[amsat-bb] Upcoming ARISS contact with Peninsula Grammar, Melbourne, Australia

n4csitwo at bellsouth.net n4csitwo at bellsouth.net
Wed Jun 12 02:26:01 UTC 2019

An International Space Station school contact has been planned with participants at Peninsula Grammar, Melbourne, Australia on 13 June. The event is scheduled to begin at approximately 11:10 UTC. It is recommended that you start listening approximately 10 minutes before this time.The duration of the contact is approximately 9 minutes and 30 seconds. The contact will be a telebridge between NA1SS and VK4KHZ. The contact should be audible over portions of Australia and adjacent areas. Interested parties are invited to listen in on the 145.80 MHz downlink. The contact is expected to be conducted in English.



Peninsula Grammar is a day and boarding school for approximately 1400 students from three-year-old Kindergarten to Year 12. At Peninsula Grammar we see learning not just as a path to university and a career, but also as a path to wellbeing. The books we read, the science we absorb, the languages we learn, the artistic, sporting and musical skills we acquire are the tools that enable us to fulfil our potential.




Participants will ask as many of the following questions as time allows: 


1. Although you are in quarantine before going to space, if someone was to 

   get sick or injured in space, is there always a qualified first aid person 

   when it happens?

2. How long will it take to recover and will you miss the space station when 

   you come down?

3. What is your favourite thing to do in space?

4. What was your first thought during lift off when you travelled to the 

   space station?

5. What kind of science experiments are you doing?

6. Why did you choose to be an astronaut?

7. How do you use the Internet on board the space station?

8. When you were first selected to go to the ISS in 2013, were you thinking 

   about how much your research might affect the future on Earth and did that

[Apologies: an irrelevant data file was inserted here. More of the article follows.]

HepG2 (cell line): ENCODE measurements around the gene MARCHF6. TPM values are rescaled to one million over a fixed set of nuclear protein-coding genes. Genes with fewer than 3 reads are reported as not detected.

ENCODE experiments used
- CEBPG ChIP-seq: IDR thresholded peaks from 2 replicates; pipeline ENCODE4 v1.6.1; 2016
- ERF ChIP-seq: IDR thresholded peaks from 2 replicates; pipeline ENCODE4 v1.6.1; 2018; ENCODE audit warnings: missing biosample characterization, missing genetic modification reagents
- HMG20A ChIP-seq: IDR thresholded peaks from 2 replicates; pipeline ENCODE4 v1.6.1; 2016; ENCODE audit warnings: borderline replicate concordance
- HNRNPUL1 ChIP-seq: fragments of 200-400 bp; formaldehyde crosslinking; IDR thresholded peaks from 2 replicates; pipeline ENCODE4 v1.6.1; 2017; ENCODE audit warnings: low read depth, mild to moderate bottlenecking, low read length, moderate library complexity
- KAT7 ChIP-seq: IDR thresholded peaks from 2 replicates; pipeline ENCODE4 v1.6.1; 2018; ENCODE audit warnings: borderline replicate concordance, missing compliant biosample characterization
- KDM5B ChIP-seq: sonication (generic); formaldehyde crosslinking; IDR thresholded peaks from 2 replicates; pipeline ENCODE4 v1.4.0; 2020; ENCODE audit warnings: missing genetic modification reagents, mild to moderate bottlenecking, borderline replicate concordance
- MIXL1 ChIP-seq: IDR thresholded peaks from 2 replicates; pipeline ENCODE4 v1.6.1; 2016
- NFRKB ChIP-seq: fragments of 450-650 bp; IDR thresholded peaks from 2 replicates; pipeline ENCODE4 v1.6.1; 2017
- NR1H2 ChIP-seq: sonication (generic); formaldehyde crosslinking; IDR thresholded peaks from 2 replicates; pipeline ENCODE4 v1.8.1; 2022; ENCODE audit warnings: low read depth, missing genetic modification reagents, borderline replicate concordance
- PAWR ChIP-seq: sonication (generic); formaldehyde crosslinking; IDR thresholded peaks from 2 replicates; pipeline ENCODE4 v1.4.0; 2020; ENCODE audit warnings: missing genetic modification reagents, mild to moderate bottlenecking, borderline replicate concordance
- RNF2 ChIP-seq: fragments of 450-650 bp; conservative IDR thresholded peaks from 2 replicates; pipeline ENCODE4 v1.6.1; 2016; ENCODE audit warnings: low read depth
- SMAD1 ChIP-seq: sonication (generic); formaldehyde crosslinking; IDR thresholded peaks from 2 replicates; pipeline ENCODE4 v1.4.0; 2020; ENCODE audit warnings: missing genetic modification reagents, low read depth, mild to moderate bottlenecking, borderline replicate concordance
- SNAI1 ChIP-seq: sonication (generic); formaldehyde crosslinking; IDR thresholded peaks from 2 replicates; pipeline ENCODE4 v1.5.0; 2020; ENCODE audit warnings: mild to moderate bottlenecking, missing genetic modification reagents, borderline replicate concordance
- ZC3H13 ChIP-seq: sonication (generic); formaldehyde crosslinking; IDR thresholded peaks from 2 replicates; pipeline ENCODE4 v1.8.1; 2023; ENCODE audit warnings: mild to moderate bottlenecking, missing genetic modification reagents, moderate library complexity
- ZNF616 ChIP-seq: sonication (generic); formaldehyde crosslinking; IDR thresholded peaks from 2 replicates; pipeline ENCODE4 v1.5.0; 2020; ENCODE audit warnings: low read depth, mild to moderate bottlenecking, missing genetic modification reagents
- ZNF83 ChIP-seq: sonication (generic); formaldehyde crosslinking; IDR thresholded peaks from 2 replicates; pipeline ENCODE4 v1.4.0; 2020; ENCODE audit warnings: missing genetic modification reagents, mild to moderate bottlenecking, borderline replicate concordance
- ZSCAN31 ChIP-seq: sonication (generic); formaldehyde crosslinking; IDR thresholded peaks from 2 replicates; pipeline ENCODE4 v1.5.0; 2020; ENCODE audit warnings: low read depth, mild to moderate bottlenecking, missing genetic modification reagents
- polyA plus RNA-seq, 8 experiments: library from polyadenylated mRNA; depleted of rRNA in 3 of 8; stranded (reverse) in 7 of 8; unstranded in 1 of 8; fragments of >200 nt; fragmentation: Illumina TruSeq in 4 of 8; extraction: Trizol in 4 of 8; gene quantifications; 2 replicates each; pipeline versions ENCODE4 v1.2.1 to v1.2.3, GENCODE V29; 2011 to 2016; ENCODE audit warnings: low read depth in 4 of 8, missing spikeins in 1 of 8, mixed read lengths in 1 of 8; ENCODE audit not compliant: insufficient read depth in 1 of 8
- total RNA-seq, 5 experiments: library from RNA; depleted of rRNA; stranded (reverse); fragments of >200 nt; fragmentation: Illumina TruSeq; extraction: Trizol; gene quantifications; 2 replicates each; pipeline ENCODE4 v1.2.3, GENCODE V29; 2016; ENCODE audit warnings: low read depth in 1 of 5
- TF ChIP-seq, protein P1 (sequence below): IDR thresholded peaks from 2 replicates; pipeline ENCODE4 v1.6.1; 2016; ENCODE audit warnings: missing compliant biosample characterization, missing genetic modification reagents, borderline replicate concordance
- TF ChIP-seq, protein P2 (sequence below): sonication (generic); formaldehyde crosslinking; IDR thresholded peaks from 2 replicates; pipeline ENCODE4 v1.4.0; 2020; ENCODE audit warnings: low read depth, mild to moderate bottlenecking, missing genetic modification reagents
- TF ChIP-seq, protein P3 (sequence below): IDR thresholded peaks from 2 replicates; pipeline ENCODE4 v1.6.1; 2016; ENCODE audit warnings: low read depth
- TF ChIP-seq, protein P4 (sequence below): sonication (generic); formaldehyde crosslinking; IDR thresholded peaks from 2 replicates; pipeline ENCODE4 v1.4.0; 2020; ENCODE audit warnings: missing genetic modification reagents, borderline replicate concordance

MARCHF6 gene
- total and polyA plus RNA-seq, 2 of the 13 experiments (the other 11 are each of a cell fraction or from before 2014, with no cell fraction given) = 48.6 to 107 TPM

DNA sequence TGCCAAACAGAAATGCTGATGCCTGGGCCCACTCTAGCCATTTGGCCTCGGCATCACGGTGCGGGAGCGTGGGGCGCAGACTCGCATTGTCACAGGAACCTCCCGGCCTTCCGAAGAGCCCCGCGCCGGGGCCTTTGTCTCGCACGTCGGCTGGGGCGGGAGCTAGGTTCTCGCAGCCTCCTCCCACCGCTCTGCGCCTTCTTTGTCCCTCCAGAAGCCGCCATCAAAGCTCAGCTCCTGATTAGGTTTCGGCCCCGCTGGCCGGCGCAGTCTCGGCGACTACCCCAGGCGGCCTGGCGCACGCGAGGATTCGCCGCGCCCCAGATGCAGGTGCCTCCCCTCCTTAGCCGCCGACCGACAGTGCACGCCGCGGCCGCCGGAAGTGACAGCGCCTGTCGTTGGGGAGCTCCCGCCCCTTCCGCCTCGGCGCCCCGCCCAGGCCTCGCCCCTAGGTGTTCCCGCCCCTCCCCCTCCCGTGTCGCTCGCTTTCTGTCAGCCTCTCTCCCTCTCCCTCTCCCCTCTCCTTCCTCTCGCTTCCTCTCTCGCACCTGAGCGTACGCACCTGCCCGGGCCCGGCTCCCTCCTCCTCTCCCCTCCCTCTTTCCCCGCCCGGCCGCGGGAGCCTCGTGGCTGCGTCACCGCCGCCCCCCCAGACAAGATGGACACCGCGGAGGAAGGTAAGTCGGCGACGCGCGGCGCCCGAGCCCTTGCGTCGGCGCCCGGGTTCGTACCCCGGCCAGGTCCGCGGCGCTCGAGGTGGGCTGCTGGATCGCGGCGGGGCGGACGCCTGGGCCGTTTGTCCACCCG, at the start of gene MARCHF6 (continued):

help you cope with leaving your family behind, getting into a space craft 

   with people you don't really know and possibly risking your life?

9. What training did you do to become an astronaut?

10. Have you ever had a major issue with any of the technology on board the 

    space station?

11. What is currently being done to try to help your life in space become 


12. How has your understanding of the universe changed now that you have seen it from space?

13. What do you miss most about Earth?

14. Can you have baths or showers in space?

15. Did the air force help you with what you are doing in space now? 






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Next planned event(s):

   1.  Smithsonian Air and Space - Udvar-Hazy, Chantilly, VA, USA, 

       telebridge via W6SRJ

       The ISS callsign is presently scheduled to be NA1SS

       The scheduled astronaut is Nick Hague KG5TMV

       Contact is go for: Sat 2019-06-15 18:11:51 UTC


   2. Rowan Preparatory School, Claygate, United Kingdom, 

      direct via GB4RPS 

      The ISS callsign is presently scheduled to be OR4ISS

      The scheduled astronaut is Nick Hague KG5TMV 

      Contact is go for: Tue 2019-06-18 12:51:20 UTC

      Watch for live stream at https://live.ariss.org/


   3. King Island District High School, Currie, TAS, Australia, 

      telebridge via IK1SLD

      The ISS callsign is presently scheduled to be OR4ISS

      The scheduled astronaut is David St-Jacques KG5FYI

      Contact is go for: Wed 2019-06-19 08:49:20 UTC






Amateur Radio on the International Space Station (ARISS) is a cooperative venture of international amateur radio societies and the space agencies that support the International Space Station (ISS).  In the United States, sponsors are the Radio Amateur Satellite Corporation (AMSAT), the American Radio Relay League (ARRL), the ISS National Lab and National Aeronautics and Space Administration (NASA). The primary goal of ARISS is to promote exploration of science, technology, engineering, and mathematics (STEM) topics by organizing scheduled contacts via amateur radio between crew members aboard the ISS and students in classrooms or public forms. Before and during these radio contacts, students, educators, parents, and communities learn about space, space technologies, and amateur radio. For more information, see www.ariss.org.


Thank you & 73,

David - AA4KN

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